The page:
Preventative Measures for Ebola in Case of an Outbreak

Justin King 

Researcher working with the Ebola virus. Credit: DOD
Researcher working with the Ebola virus. Credit: DOD

(TheAntiMedia) Over 1,200 cases of Ebola, a severe hemorrhagic fever, have been confirmed in Western Africa. The mortality rate has been over 50% in this specific epidemic. The disease has spread to the major cities of the region, placing the rest of the world at risk of an outbreak through air travel. Thumbnail credit:

Although Liberia has closed its borders with the exception of major points of entry and has established testing procedures for all incoming and outgoing passengers, the threat of the disease traveling to a distant country is very real. A single infected passenger on an aircraft could spread the disease to another continent. Systemic corruption and failing infrastructure in Africa make even the best efforts of the government slightly better than pointless.

The disease has spread to Monrovia, a city with a population of over 1 million. Lack of education increases the likelihood that the Liberian people will become their own worst enemy as they refuse the advice of aid workers. Some believe the deaths are the result of an evil spirit sweeping the nation. One Liberian senator said the disease was a government scam. Two American workers have been infected with the disease.

Experts say that the likelihood of an outbreak in the United States is small [UPDATE: the first case of Ebola has been confirmed in the US]. The disease, in its current form, must be transferred via intimate contact and the transmission of bodily fluids. The odds of containment are not quite as good in other parts of the world with more communal facilities and personal interaction.

The World Health Organization states Ebola

“spreads in the community through human-to-human transmission, with infection resulting from direct contact (through broken skin or mucous membranes) with the blood, secretions, organs or other bodily fluids of infected people, and indirect contact with environments contaminated with such fluids. Burial ceremonies in which mourners have direct contact with the body of the deceased person can also play a role in the transmission of Ebola. Men who have recovered from the disease can still transmit the virus through their semen for up to 7 weeks after recovery from illness.”

Symptoms of the disease begin with a sudden fever. Weakness, muscle pain, headaches, and sore throat follow quickly. As the virus progresses, vomiting, diarrhea, rashes, and external bleeding is noticeable. Inside the body, the kidneys and liver begin to fail and internal bleeding occurs. In many epidemics, the fatality rate reaches 90% of those infected.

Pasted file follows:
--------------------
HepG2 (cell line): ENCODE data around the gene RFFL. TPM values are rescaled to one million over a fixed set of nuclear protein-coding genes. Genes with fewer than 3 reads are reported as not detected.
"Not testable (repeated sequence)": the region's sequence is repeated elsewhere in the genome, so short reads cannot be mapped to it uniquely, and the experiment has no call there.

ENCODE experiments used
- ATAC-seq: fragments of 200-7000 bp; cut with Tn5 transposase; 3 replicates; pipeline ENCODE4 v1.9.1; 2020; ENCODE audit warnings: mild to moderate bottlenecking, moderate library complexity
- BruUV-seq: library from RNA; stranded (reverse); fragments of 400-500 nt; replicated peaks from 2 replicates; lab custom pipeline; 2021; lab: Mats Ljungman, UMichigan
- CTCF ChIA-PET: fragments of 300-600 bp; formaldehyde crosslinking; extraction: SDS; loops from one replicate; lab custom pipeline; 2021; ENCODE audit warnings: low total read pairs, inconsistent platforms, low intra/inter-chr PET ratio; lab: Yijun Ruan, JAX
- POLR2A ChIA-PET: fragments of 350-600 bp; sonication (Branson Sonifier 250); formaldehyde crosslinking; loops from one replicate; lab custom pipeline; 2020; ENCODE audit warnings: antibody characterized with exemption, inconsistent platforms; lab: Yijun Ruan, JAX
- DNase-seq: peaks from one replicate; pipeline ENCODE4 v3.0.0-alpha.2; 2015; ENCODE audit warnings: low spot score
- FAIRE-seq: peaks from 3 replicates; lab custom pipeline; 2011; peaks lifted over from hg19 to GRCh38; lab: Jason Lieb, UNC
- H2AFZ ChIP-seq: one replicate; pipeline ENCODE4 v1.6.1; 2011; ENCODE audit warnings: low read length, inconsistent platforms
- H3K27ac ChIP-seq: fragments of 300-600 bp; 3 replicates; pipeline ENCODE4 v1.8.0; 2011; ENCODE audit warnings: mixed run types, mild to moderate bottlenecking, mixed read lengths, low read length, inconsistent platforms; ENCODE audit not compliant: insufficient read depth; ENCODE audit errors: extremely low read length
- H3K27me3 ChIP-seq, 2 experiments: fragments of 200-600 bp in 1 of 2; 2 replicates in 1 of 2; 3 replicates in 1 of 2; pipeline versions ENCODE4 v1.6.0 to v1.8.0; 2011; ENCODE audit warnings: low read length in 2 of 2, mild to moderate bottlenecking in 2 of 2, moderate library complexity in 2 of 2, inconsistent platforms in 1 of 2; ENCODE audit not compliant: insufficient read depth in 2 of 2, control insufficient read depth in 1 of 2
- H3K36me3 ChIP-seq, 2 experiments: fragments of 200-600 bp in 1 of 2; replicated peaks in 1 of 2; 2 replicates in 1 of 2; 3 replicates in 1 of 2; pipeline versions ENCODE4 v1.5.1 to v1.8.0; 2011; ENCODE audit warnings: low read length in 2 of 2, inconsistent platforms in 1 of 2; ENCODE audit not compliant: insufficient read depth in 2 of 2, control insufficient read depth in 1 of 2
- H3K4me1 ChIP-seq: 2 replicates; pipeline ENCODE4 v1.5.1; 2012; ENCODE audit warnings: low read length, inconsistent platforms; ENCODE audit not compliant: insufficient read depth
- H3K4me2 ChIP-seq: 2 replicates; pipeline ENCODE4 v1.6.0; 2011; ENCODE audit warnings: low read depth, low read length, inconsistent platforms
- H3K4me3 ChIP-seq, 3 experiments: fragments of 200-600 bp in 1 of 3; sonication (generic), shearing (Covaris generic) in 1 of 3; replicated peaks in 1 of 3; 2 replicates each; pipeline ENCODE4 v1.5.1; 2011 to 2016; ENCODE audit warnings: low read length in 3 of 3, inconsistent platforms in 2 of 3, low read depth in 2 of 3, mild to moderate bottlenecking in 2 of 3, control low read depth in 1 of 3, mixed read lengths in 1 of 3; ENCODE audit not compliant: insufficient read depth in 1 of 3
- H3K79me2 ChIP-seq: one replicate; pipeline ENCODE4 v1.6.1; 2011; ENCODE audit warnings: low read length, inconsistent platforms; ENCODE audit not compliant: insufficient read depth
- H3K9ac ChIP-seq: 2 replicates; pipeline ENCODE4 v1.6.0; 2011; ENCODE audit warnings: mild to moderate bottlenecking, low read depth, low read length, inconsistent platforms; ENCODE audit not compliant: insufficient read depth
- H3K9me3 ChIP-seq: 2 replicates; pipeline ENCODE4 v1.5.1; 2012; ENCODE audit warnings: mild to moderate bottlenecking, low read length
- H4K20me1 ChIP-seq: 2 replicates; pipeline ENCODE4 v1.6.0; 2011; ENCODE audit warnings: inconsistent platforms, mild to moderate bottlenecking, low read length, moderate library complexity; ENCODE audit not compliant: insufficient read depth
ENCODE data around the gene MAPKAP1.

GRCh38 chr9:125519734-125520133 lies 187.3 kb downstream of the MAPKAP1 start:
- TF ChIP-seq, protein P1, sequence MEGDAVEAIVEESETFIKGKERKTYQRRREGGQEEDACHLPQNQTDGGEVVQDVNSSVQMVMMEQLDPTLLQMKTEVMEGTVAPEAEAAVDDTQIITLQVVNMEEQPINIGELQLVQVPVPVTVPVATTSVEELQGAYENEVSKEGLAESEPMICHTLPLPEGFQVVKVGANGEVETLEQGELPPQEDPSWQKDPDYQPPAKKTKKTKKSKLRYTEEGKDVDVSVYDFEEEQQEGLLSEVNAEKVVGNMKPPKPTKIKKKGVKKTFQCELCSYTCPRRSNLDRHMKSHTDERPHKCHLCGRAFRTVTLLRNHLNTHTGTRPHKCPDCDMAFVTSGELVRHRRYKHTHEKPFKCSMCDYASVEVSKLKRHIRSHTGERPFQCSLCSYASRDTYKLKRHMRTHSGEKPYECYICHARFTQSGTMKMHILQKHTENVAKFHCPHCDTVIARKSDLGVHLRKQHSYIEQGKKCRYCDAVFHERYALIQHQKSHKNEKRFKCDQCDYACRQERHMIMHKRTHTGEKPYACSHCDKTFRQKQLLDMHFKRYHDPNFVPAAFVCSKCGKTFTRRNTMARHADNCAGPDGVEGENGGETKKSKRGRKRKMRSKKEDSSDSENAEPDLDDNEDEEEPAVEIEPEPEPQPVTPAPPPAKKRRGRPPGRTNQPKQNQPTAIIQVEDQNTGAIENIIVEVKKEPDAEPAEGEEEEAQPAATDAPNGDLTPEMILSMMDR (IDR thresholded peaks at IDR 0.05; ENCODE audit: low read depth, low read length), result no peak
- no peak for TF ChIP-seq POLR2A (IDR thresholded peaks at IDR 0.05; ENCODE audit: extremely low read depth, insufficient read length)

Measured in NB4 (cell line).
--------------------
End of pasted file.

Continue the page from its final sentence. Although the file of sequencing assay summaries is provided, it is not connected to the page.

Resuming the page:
The Mayo Clinic provides a list of preventative measures on its website:

Electron Micrograph of Ebola. Credit: CDC
Electron Micrograph of Ebola. Credit: CDC
  • Avoid traveling to areas of known outbreaks. Before traveling to Africa, find out about any current epidemics by checking the Centers for Disease Control and Prevention website.
  • Wash your hands frequently. As with other infectious diseases, one of the most important preventive measures for Ebola virus and Marburg virus is frequent hand-washing. Use soap and water, or use alcohol-based hand rubs containing at least 60 percent alcohol when soap and water aren’t available.
  • Avoid bush meat. In developing countries, wild animals, including nonhuman primates, are sold in local markets. Avoid buying or eating any of these animals.
  • Avoid contact with infected people. In particular, caregivers should avoid contact with the person’s body fluids and tissues, including blood, semen, vaginal secretions and saliva. People with Ebola or Marburg are most contagious in the later stages of the disease.
  • Follow infection-control procedures. If you’re a health care worker, wear protective clothing — such as gloves, masks, gowns and eye shields. Keep infected people isolated from others. Carefully disinfect and dispose of needles and other instruments. Injection needles and syringes should not be reused.
  • Don’t handle remains. The bodies of people who have died of Ebola or Marburg disease are still contagious. Specially organized and trained teams should bury the remains, using appropriate safety equipment.

There is currently no vaccine, and this is the deadliest Ebola outbreak on record.

This article is free and open source. You have permission to republish this article under a Creative Commons license with attribution to Justin King and